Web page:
For some fans of the critically-acclaimed AMC drama, Breaking Bad, it’s not enough to incessantly talk about the show, which centers on the plight of a science teacher-turned-meth dealer. They actually want to live it—at least as tourists. And businesses in Albuquerque, N.M., the show’s filming location, are cashing in.
The Albuquerque Convention & Visitors Bureau has begun offering maps and 3.5-hour trolley tours, which sold out at $60 per pop last year. Twisters, a local fast food chain, doubles as the setting for the fictional Los Pollos Hermanos—a restaurant at which a character distributes drugs—and was recently heralded as “an international tourist attraction.” A local candy store started making treats that look like crystal meth, which promptly sold 20,000 units.
This isn’t the first time fiction has translated into real dollars. Here are some other American locations that have profited, too, thanks to make-believe doppelgangers.
Martha’s Vineyard, Mass., filming location of Jaws
The number of summer tourists went from around 5,000 a year before Jaws (1975) to 15,000 per year after the release of the film about a massive shark that hunts vacationers at a fictional place called Amity Island. The Martha’s Vineyard Chamber of Commerce currently offers a map with 10 of the movie’s locations. In 2012 the island started hosting an annual JawsFest, a four-day celebration for “finatics” that includes panel discussions, trivia hunts, tours, and even reenactments of scenes from the film. Susan Backlinie, who played the character named Watkins, told USA Today that she would attend, but would stay dry: “I’m just a not a big night swimmer.”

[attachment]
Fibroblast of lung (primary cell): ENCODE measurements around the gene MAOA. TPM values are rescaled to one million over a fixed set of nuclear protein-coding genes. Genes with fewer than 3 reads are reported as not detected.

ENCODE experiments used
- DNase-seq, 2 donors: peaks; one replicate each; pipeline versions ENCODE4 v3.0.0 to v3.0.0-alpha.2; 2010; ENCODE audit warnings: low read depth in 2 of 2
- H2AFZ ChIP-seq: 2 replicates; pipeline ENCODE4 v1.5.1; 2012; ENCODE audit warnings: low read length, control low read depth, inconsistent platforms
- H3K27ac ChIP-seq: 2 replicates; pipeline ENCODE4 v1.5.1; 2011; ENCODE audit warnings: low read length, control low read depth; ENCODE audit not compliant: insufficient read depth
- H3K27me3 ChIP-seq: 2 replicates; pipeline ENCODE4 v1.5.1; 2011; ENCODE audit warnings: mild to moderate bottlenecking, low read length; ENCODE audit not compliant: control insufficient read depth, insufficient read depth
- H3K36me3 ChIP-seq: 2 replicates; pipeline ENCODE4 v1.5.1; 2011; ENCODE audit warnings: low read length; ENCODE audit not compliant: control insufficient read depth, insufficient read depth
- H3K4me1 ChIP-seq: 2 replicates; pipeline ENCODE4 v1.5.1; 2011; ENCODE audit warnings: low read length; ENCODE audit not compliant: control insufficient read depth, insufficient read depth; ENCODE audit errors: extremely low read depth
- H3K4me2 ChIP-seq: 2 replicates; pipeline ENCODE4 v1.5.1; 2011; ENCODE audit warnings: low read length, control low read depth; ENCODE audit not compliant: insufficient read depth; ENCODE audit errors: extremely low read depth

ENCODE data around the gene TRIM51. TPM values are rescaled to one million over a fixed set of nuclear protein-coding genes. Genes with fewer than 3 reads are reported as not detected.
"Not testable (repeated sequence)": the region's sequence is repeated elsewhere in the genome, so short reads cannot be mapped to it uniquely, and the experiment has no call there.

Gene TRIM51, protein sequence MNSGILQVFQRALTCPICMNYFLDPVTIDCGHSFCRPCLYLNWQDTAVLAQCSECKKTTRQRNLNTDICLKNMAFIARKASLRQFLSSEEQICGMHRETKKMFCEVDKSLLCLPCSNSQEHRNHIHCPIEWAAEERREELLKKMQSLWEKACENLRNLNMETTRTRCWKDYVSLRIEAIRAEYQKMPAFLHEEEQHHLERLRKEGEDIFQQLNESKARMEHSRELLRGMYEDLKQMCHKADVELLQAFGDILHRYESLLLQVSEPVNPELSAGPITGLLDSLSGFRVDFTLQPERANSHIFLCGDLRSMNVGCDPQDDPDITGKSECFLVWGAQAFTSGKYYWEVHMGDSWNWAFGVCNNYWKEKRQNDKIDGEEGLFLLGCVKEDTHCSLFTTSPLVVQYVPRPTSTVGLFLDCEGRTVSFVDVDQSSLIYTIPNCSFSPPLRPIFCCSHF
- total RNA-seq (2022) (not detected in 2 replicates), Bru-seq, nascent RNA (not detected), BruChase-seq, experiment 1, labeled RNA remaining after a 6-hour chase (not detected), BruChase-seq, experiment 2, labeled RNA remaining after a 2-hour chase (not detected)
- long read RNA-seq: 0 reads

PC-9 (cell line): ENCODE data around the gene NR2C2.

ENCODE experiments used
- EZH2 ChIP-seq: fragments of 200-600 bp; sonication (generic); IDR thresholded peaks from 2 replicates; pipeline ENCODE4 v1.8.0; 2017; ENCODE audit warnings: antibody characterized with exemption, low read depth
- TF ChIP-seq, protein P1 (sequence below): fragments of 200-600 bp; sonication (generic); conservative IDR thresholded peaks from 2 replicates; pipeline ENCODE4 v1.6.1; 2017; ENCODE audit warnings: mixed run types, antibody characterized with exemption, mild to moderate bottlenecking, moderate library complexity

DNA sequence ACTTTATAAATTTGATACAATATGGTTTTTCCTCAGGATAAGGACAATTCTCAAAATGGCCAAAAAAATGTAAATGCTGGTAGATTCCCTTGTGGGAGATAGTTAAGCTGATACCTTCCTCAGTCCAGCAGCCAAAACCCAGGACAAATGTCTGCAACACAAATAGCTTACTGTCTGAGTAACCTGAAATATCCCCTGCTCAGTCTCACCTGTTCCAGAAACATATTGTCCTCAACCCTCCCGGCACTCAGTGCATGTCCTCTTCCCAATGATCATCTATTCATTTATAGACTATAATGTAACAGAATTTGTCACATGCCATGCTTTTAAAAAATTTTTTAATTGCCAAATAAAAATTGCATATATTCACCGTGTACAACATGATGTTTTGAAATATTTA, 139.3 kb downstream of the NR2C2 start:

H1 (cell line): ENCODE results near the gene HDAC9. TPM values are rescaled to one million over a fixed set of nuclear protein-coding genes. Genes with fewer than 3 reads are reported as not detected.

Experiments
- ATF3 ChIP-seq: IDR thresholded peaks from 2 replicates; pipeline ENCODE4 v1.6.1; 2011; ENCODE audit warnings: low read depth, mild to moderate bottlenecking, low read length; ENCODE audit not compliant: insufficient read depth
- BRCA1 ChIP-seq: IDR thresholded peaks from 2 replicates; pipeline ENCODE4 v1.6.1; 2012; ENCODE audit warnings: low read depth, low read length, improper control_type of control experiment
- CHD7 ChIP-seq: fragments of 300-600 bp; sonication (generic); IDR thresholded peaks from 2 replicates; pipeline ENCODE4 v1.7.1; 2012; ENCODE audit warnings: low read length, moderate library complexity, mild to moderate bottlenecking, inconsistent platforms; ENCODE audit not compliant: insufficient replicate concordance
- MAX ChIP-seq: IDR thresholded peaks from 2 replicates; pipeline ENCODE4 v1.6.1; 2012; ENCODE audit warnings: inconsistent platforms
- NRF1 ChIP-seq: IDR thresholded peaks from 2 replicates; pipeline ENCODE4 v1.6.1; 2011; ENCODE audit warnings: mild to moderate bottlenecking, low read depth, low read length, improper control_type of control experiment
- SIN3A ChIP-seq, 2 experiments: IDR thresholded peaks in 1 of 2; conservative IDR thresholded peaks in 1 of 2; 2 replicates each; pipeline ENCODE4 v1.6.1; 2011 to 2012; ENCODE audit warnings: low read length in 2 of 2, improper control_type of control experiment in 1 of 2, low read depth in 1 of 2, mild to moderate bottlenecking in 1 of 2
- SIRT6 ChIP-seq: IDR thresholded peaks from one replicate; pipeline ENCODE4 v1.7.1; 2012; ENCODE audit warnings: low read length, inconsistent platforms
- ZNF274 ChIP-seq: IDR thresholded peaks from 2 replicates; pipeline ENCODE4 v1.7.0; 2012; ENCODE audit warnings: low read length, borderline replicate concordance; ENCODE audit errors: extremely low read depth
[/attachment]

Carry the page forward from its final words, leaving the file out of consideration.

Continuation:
Mount Airy, N.C., home town of Andy Griffith
Andy, Barney Fife, Opie, Gomer Pile, and company may have been on air a half-century ago, but fans still flock to Mount Airy, Andy Griffith’s hometown, which inspired fictional Mayberry. The Andy Griffith museum ($3 for entry, $5 with the audio guide) boasts props from the show and a recording of speeches from the 2002 Andy Griffith Highway Dedication. Founded with $600,000, the museum has also featured occasional appearances from Betty Lynn (character Thelma Lou on the show).
Baltimore, filming location of The Wire
From the site of Snot Boogie’s demise in the series’ opening scene to Stringer Bell’s copy shop, intrepid fans of The Wire—the police procedural that ran for five years on HBO—have descended on Baltimore. The self-guided driving tour might come with a bit of self-awareness. As one journalist put it, “We were excited to traverse such hallowed ground, but there was also a sense that we were intruding on misfortune for our entertainment.”
Savannah, Ga., filming location of Midnight in the Garden of Good and Evil
Whether you’re a fan of the book or the film, relive the mystery surrounding the murder of Danny Hansford via a bus or walking tour in Savannah. Fans go for the magic, the magnolias, and the bizarre real life characters. As one tour puts it: “You will get a little history on this tour, but once we get down into ‘midnight country’ we’re gonna get deep into voodoo.”
Mystic, Conn., filming location of Mystic Pizza
This 1988 coming-of-age film launched the careers of Julia Roberts and Annabeth Gish, who played small town high schoolers moonlighting as waitresses at a place called Mystic Pizza. For lucky fans, Mystic Pizza is real—and it’s still open for business. In fact, the business has expanded with Mystic Pizza II and a frozen pizza franchise. Cheese slices cost $2.29, and a wide range of merchandise is on sale, from bumper stickers to beer glasses. Some naysayers persist. Confessed one online reviewer: “Cynics snort ‘Julia Roberts could make better pizza than this.’”